Yes! The weather in London in good again! I realise that I am just confirming to British stereotype, going on about how nice/cold/wet/warm it is outside. It’s just that when the sun shines, London is glorious, so we all feel the need to go crazy in the sunshine whenever we get the chance. When you don’t have it all the time, you appreciate if so much more.
Anyway…this sun means it is time to dust down the picnic basket and revisit all of our summer favourites. I’ve started a series called les saveurs de l’été (the flavours of summer) as the umbrella term for all of these dishes. It’s either cute or pretentious. I’m going with cute. Summery, out-doorsy, warm weather foods.
The first feature is elderflower fritters. I agree that this does sound a little strange and, I have to confess, I had never had them before. I therefore come before you with no preconceived ideas of whether this dish is actually any good, or whether my attempt to make them qualifies as good or bad.
As I don’t have a garden, I had to go out and look for elderflowers. They are quite common at the side of roads, but I don’t like to eat things that I find at lying on the side of the street (a rule to live by, I think you would agree). No, for the best flowers, you need to head off into a forest or some other wild sport to find pretty, fresh blossoms. I picked a few in a local park (see below), far away from traffic. Perfect.
With elders sourced, I carried them home in a plastic container. They have a lot of pollen, so I didn’t want this all over my bag. When I opened the tub at home – wow, the aroma was quite something. The scent of summer. I was convinced that these fritters might work very well indeed.
Next issue: the batter. I would go so far as to say I have a fear of frying, so I needed to be sure that the recipe I used would be dependable. I also don’t want to be that person who set fire to their kitchen by over-heating the oil. Anyway, I feel that this recipe should be light as a feather, and just barely cling to the flowers, so that the result is lacy and delicate and ephemeral. I did a bit of hunting for a recipe, and came upon one from Nigel Slater. He writes a column in the Observer, which I read with great enthusiasm each weekend. His recipes are inventive, fresh, dependable and delicious. He writes well and cooks well. I placed my faith in Nigel and followed this recipe.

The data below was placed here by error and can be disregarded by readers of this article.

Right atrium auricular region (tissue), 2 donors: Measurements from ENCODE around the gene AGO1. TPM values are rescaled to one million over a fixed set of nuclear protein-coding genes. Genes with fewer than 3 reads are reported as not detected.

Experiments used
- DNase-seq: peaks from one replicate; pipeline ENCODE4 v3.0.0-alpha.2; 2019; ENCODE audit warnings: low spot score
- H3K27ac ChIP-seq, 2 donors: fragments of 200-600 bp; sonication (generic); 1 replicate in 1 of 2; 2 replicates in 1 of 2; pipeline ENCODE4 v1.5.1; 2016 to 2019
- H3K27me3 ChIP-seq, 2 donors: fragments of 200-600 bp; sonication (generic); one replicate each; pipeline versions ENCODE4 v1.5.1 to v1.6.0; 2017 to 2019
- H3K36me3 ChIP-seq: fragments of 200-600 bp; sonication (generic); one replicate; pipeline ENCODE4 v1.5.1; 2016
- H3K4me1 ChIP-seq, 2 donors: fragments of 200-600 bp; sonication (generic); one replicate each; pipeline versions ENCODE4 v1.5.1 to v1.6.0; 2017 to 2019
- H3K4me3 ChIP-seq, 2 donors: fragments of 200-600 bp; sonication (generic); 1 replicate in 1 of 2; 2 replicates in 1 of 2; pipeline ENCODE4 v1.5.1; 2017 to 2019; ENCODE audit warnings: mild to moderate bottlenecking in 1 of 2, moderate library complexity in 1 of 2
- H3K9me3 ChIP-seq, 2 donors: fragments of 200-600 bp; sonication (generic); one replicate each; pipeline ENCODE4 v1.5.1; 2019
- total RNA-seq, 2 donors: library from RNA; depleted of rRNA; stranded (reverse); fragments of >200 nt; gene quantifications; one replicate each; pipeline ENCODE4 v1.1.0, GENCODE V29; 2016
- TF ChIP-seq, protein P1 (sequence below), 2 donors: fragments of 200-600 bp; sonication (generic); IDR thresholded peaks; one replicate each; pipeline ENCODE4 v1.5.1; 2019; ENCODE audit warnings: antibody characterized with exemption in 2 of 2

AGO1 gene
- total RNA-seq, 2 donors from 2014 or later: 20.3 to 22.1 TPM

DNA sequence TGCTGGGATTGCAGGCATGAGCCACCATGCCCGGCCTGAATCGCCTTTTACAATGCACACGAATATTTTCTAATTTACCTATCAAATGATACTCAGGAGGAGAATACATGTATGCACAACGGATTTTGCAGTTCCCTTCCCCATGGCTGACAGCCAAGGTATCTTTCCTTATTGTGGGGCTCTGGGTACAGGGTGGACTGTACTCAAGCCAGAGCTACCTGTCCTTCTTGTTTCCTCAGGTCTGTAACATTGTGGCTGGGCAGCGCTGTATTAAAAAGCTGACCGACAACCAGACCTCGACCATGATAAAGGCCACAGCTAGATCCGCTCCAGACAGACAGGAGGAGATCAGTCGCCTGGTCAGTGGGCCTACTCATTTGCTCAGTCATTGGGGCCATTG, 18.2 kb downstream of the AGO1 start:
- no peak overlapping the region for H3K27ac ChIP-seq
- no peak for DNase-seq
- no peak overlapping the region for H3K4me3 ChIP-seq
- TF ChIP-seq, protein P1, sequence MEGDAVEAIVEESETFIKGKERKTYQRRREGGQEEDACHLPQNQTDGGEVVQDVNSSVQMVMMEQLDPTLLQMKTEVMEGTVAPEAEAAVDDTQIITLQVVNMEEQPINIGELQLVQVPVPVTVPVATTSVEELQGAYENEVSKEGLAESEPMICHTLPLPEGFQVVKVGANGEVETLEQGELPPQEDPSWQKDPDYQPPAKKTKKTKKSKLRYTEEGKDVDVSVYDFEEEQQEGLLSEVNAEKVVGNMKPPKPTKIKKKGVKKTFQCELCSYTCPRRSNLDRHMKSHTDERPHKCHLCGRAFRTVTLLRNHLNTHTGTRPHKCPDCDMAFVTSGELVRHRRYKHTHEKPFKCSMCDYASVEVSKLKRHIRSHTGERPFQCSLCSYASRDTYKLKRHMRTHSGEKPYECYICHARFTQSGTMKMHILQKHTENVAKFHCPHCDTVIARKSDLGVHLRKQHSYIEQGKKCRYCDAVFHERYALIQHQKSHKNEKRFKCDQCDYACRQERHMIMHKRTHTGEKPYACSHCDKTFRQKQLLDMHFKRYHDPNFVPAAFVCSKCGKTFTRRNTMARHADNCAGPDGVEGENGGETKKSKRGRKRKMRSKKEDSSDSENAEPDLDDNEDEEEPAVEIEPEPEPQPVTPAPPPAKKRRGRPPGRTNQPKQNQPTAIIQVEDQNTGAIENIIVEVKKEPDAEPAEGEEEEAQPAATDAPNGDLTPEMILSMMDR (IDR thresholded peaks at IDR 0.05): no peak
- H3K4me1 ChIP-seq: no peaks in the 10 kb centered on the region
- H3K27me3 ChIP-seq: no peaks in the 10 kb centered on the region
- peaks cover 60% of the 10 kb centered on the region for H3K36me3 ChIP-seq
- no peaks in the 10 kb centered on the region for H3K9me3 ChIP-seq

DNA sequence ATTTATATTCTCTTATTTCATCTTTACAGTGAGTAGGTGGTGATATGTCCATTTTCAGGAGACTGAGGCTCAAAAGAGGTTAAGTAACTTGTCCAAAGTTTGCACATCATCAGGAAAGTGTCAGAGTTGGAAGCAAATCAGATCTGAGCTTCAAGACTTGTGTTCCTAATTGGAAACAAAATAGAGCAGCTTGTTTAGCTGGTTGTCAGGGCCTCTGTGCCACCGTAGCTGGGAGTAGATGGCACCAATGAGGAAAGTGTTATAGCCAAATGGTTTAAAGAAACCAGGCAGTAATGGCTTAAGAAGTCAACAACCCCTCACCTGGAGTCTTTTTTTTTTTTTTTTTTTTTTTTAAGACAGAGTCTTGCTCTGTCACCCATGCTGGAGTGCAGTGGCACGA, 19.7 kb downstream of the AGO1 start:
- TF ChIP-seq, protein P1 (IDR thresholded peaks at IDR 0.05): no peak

My first attempt was less than pretty. The flowers were well-coated (i.e. I left on too much batter!) and in the hot oil, the fritter puffed up into a single mass. It browned well, but it didn’t look so pretty. I don’t think that Nigel’s look like brown lumps, time to try again.
For my next attempts, I made sure the flowers were well-coated, but this time allowed a lot of the batter to drip off. I also shook the flowerhead lightly to get rid of any drips. I dropped it into the hot oil, and, like magic, it opened up and I was left with the much-anticipate lacy, fluffy looking result, with the batter forming little “pearls” around the flowers.
Once cooked, they had to be dredged in sugar. I was unsure whether to use caster or icing (powdered) sugar. Icing sugar suggests fun and fluff, but as these fritters are oily, it might just soak up oil and become mush. No, caster sugar was the one to use, as it keeps its integrity and sparkles in the summer sun.
The big question – what did they taste like? When you bite in, there is a combination of clean, crisp batter with the sweetness of the sugar, and then the aroma and flavour of the elderflowers comes through (very floral and fresh). I really liked these, and would happily make them again now that I have an idea of what I am doing. Nigel’s recipe is great, and I would not change a thing. Follow his instructions to the letter, and a great result will be yours!
I would add that elderflower fritters are quite unusual. You need to like the elderflower flavour and this sort to thin, and you need to be in a position to serve them promptly – you ant them to be warm and absolutely crisp. A nice, fun way to finish off an informal lunch or summer supper perhaps.
Worth making? Yes – this really is something that is worth trying once. It is a British summer classic, and if you follow the recipe closely, the result is great.